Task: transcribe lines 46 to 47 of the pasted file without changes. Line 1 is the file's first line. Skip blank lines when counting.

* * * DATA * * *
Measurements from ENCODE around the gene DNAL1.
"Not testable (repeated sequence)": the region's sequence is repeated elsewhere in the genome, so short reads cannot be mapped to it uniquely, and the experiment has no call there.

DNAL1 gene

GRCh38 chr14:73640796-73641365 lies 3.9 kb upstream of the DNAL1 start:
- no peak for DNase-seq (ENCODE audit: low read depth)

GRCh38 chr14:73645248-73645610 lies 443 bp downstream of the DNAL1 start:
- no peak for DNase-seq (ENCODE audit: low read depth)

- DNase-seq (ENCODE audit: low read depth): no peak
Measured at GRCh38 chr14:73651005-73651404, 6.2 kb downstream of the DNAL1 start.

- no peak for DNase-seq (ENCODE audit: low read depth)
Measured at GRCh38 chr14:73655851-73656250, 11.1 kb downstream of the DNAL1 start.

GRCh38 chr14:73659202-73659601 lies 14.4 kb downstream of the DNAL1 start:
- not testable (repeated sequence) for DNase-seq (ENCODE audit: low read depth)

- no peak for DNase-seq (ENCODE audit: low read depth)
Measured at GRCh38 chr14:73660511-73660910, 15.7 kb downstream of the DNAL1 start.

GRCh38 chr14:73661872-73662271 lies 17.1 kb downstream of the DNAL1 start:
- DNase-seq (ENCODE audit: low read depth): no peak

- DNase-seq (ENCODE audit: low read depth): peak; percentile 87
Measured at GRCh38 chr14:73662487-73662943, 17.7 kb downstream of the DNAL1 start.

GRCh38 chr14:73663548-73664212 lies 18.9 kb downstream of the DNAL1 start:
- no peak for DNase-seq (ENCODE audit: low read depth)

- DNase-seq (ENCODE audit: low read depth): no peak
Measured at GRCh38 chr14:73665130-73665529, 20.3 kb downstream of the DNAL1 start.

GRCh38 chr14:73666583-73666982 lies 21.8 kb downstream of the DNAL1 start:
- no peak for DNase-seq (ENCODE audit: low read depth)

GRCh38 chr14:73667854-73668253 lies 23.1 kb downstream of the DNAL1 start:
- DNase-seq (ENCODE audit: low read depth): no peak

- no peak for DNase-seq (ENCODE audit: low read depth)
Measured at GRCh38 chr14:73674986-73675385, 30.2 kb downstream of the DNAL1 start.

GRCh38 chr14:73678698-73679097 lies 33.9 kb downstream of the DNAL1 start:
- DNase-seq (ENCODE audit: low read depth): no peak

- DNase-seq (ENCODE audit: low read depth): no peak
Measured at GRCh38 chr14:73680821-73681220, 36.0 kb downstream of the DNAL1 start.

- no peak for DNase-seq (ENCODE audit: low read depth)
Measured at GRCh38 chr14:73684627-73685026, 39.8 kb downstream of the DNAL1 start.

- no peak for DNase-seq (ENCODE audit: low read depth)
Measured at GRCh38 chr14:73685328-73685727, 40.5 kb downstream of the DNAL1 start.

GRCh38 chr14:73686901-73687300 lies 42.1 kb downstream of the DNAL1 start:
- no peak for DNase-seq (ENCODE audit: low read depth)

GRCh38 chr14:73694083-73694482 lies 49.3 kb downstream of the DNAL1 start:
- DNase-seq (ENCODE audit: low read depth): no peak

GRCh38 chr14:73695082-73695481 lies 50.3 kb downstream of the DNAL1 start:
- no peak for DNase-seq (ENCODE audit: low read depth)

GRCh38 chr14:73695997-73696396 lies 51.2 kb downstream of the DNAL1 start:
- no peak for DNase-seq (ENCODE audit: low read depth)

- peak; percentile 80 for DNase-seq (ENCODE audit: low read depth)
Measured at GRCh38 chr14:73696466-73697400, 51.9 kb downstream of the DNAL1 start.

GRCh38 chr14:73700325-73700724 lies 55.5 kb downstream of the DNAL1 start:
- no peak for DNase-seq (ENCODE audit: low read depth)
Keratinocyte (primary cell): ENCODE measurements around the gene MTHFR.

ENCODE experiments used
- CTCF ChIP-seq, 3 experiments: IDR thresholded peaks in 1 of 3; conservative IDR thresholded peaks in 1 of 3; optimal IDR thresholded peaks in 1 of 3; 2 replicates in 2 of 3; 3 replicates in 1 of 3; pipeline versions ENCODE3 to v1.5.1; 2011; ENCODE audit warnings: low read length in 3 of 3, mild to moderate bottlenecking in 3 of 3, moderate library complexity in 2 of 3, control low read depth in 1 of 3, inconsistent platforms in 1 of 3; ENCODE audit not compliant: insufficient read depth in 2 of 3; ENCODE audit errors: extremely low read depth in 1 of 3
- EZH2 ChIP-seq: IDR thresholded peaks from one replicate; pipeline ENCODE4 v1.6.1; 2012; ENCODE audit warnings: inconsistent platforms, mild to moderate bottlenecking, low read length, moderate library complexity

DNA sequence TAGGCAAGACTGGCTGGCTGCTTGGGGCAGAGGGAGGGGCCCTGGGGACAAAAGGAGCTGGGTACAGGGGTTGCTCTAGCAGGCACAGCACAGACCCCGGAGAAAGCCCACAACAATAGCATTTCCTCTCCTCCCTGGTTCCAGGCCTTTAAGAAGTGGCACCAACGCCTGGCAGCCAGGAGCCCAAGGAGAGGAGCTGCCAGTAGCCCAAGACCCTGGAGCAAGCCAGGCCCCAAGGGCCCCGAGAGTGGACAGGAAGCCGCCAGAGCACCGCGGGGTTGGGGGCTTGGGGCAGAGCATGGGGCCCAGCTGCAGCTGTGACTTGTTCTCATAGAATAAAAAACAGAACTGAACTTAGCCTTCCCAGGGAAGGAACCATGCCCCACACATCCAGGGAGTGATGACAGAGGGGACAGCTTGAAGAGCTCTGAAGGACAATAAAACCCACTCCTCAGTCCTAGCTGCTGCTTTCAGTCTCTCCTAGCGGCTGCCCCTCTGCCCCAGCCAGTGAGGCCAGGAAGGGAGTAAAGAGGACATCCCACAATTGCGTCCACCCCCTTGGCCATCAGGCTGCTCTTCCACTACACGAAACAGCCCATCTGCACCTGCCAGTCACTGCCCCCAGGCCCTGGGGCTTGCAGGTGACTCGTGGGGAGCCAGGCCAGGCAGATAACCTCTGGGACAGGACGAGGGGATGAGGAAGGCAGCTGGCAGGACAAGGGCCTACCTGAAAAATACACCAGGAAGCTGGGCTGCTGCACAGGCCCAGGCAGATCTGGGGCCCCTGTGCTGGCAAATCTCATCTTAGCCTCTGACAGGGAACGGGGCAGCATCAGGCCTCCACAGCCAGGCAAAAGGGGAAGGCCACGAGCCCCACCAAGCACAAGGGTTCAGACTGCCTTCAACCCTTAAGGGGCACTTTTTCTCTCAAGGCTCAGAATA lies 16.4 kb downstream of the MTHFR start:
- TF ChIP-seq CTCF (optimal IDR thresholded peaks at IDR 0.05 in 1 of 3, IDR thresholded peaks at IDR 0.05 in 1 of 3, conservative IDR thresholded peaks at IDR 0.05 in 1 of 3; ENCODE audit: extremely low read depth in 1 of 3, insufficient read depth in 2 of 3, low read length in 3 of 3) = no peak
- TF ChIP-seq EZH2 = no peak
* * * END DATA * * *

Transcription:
- peak; percentile 80 for DNase-seq (ENCODE audit: low read depth)
Measured at GRCh38 chr14:73696466-73697400, 51.9 kb downstream of the DNAL1 start.